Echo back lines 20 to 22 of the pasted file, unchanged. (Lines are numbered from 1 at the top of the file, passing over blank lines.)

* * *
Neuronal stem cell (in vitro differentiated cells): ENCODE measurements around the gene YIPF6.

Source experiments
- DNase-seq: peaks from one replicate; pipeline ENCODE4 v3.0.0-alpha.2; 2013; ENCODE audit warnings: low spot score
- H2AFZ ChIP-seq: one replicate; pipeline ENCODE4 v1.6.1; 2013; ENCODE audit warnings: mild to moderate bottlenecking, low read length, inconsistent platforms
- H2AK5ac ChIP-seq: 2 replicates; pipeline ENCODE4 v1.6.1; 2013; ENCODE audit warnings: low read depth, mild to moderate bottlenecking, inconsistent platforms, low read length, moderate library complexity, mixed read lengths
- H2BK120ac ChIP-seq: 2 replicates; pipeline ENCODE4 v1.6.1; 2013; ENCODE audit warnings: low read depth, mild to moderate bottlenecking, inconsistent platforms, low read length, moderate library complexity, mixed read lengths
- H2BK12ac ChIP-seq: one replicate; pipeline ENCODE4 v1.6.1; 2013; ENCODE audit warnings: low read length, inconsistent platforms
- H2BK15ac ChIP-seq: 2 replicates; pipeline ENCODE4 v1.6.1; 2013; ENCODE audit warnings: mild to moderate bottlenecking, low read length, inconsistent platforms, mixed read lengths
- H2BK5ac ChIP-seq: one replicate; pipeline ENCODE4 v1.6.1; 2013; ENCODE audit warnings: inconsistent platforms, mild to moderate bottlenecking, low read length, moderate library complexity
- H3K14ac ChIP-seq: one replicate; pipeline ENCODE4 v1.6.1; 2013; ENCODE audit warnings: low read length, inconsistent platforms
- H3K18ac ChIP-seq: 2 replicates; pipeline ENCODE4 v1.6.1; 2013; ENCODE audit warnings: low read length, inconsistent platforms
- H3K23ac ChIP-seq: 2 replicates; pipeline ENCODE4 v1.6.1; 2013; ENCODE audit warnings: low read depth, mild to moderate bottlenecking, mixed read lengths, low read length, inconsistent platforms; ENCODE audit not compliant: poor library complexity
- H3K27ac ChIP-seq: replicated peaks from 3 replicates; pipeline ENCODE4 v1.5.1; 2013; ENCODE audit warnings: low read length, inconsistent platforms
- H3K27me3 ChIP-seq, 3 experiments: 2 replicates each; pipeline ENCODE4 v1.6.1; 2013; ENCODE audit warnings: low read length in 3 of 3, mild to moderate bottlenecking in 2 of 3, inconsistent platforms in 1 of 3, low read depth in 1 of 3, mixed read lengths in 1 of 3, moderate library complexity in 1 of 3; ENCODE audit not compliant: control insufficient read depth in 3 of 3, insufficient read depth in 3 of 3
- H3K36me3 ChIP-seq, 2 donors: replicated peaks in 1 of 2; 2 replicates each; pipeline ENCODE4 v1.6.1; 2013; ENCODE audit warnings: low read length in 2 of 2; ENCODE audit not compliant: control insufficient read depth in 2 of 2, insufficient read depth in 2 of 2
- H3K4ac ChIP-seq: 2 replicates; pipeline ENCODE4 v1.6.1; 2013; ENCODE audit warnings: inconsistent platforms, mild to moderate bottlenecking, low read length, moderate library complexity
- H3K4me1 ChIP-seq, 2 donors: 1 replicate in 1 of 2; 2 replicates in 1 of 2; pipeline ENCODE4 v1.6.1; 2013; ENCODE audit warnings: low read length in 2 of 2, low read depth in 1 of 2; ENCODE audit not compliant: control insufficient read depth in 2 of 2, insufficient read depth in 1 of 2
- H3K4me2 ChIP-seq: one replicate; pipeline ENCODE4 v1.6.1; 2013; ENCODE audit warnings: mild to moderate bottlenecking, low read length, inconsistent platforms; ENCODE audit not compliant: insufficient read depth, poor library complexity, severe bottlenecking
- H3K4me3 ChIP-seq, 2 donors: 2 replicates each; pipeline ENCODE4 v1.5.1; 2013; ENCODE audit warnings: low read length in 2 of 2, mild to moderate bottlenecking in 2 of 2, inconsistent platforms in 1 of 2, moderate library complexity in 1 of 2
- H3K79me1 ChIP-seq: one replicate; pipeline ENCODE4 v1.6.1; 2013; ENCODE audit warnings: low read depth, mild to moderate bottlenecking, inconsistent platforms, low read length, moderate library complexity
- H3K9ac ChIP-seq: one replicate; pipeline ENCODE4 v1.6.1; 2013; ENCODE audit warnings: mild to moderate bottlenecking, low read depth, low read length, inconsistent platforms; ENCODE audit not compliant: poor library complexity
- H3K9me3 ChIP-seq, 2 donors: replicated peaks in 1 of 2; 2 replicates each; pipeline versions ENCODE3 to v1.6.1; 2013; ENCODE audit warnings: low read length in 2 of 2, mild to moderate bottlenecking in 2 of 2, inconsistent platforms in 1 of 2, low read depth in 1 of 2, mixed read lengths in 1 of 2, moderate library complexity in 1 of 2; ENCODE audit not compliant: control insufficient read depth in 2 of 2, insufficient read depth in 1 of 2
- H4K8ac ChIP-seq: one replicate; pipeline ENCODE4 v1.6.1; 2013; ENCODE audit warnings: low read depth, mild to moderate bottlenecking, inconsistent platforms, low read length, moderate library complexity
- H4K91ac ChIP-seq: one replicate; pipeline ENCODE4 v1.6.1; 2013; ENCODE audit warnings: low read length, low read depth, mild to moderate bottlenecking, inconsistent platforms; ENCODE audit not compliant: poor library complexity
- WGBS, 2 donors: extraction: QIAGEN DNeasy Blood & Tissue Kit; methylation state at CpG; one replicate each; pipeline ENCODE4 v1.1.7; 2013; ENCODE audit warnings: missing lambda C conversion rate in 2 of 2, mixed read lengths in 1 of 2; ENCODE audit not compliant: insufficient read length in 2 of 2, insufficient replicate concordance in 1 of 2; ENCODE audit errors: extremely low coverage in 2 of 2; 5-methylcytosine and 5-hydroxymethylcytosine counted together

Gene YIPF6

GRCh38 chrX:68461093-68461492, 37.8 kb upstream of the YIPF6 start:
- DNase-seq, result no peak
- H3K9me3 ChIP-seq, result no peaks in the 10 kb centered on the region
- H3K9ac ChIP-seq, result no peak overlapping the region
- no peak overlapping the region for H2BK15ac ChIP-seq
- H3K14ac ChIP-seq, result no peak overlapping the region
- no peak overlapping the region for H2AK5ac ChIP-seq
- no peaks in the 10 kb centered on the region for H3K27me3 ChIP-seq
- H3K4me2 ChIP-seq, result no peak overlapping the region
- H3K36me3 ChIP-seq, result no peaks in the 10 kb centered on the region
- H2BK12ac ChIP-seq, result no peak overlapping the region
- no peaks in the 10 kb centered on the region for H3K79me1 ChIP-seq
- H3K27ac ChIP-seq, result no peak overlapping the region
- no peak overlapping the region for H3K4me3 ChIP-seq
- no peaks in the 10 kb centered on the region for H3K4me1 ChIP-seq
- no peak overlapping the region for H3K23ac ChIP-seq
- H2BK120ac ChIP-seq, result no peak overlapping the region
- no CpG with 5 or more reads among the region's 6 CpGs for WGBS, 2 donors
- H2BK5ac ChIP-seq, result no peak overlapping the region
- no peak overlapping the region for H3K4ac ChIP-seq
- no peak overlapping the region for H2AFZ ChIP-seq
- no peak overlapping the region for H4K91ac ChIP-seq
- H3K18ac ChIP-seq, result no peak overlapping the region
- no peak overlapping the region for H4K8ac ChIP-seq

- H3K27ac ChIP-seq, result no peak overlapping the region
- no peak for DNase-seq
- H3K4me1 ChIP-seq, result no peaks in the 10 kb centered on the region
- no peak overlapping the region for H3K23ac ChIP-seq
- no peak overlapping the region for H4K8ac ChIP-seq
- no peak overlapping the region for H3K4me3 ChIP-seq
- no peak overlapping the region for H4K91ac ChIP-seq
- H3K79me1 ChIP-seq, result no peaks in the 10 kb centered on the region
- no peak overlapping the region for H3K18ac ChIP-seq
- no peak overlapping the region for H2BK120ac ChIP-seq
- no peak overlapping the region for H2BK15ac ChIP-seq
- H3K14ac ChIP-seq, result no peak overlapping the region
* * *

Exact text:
- H3K79me1 ChIP-seq: one replicate; pipeline ENCODE4 v1.6.1; 2013; ENCODE audit warnings: low read depth, mild to moderate bottlenecking, inconsistent platforms, low read length, moderate library complexity
- H3K9ac ChIP-seq: one replicate; pipeline ENCODE4 v1.6.1; 2013; ENCODE audit warnings: mild to moderate bottlenecking, low read depth, low read length, inconsistent platforms; ENCODE audit not compliant: poor library complexity
- H3K9me3 ChIP-seq, 2 donors: replicated peaks in 1 of 2; 2 replicates each; pipeline versions ENCODE3 to v1.6.1; 2013; ENCODE audit warnings: low read length in 2 of 2, mild to moderate bottlenecking in 2 of 2, inconsistent platforms in 1 of 2, low read depth in 1 of 2, mixed read lengths in 1 of 2, moderate library complexity in 1 of 2; ENCODE audit not compliant: control insufficient read depth in 2 of 2, insufficient read depth in 1 of 2